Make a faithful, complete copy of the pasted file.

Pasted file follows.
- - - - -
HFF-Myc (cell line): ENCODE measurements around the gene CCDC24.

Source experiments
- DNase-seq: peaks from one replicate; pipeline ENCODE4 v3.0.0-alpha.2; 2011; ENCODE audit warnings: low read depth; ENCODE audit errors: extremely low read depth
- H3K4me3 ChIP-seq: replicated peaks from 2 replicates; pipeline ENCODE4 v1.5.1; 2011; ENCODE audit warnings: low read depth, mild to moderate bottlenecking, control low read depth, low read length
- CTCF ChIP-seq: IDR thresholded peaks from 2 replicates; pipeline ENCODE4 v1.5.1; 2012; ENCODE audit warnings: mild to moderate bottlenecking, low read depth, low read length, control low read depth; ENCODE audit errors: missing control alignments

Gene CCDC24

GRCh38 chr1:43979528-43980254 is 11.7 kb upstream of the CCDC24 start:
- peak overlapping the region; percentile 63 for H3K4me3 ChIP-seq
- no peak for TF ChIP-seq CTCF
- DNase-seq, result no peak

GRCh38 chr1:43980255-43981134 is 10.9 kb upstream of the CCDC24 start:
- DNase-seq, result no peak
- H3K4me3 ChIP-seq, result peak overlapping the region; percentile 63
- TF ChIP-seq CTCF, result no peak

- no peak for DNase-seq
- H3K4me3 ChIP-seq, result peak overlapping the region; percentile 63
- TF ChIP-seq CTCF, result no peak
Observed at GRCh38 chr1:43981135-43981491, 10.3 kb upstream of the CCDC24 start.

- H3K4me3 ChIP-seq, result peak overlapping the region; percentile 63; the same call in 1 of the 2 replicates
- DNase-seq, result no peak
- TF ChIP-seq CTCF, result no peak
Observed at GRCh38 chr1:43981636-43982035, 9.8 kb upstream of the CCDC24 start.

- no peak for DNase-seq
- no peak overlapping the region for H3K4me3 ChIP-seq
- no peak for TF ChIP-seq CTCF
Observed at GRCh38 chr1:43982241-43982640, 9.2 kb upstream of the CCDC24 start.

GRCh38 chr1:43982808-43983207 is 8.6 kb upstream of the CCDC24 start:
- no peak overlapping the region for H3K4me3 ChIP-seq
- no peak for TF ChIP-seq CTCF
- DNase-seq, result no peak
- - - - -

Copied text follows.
HFF-Myc (cell line): ENCODE measurements around the gene CCDC24.

Source experiments
- DNase-seq: peaks from one replicate; pipeline ENCODE4 v3.0.0-alpha.2; 2011; ENCODE audit warnings: low read depth; ENCODE audit errors: extremely low read depth
- H3K4me3 ChIP-seq: replicated peaks from 2 replicates; pipeline ENCODE4 v1.5.1; 2011; ENCODE audit warnings: low read depth, mild to moderate bottlenecking, control low read depth, low read length
- CTCF ChIP-seq: IDR thresholded peaks from 2 replicates; pipeline ENCODE4 v1.5.1; 2012; ENCODE audit warnings: mild to moderate bottlenecking, low read depth, low read length, control low read depth; ENCODE audit errors: missing control alignments

Gene CCDC24

GRCh38 chr1:43979528-43980254 is 11.7 kb upstream of the CCDC24 start:
- peak overlapping the region; percentile 63 for H3K4me3 ChIP-seq
- no peak for TF ChIP-seq CTCF
- DNase-seq, result no peak

GRCh38 chr1:43980255-43981134 is 10.9 kb upstream of the CCDC24 start:
- DNase-seq, result no peak
- H3K4me3 ChIP-seq, result peak overlapping the region; percentile 63
- TF ChIP-seq CTCF, result no peak

- no peak for DNase-seq
- H3K4me3 ChIP-seq, result peak overlapping the region; percentile 63
- TF ChIP-seq CTCF, result no peak
Observed at GRCh38 chr1:43981135-43981491, 10.3 kb upstream of the CCDC24 start.

- H3K4me3 ChIP-seq, result peak overlapping the region; percentile 63; the same call in 1 of the 2 replicates
- DNase-seq, result no peak
- TF ChIP-seq CTCF, result no peak
Observed at GRCh38 chr1:43981636-43982035, 9.8 kb upstream of the CCDC24 start.

- no peak for DNase-seq
- no peak overlapping the region for H3K4me3 ChIP-seq
- no peak for TF ChIP-seq CTCF
Observed at GRCh38 chr1:43982241-43982640, 9.2 kb upstream of the CCDC24 start.

GRCh38 chr1:43982808-43983207 is 8.6 kb upstream of the CCDC24 start:
- no peak overlapping the region for H3K4me3 ChIP-seq
- no peak for TF ChIP-seq CTCF
- DNase-seq, result no peak